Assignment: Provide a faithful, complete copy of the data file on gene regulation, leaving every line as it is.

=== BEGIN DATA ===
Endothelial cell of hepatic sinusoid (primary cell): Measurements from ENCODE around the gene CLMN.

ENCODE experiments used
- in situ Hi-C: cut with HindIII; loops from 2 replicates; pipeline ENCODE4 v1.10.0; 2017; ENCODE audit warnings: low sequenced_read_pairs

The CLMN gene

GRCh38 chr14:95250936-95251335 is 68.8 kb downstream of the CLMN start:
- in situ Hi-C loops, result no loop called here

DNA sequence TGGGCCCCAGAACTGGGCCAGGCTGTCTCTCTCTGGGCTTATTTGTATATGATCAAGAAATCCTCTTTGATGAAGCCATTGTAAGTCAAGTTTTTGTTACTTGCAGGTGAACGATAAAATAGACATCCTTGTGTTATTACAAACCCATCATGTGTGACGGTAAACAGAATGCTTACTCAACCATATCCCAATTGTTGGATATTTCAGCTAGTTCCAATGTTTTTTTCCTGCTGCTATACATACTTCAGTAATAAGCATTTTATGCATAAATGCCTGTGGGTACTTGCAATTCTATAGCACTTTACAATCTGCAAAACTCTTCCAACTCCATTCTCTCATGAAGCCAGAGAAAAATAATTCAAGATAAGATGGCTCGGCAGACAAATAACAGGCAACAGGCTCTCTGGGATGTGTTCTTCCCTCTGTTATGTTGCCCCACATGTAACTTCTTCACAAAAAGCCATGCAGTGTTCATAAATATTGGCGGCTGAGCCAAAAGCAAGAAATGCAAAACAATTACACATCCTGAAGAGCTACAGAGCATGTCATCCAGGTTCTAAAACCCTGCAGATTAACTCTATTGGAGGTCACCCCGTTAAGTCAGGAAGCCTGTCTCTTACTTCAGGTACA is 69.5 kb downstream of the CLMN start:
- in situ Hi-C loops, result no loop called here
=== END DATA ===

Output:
Endothelial cell of hepatic sinusoid (primary cell): Measurements from ENCODE around the gene CLMN.

ENCODE experiments used
- in situ Hi-C: cut with HindIII; loops from 2 replicates; pipeline ENCODE4 v1.10.0; 2017; ENCODE audit warnings: low sequenced_read_pairs

The CLMN gene

GRCh38 chr14:95250936-95251335 is 68.8 kb downstream of the CLMN start:
- in situ Hi-C loops, result no loop called here

DNA sequence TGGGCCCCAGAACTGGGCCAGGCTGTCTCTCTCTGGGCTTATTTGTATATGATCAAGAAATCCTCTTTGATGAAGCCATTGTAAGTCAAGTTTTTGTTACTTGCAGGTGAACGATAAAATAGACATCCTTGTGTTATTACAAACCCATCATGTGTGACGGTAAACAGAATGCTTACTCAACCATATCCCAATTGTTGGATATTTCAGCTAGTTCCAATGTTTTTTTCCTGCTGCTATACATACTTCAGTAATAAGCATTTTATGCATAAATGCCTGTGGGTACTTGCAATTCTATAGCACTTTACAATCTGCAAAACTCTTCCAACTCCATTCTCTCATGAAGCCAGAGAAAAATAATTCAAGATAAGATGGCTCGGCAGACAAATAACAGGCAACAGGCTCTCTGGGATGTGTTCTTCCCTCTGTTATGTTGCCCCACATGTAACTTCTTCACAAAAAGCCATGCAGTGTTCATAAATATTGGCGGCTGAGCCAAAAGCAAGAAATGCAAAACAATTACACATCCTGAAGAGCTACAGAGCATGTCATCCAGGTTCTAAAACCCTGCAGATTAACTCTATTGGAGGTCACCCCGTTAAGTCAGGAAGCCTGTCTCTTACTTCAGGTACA is 69.5 kb downstream of the CLMN start:
- in situ Hi-C loops, result no loop called here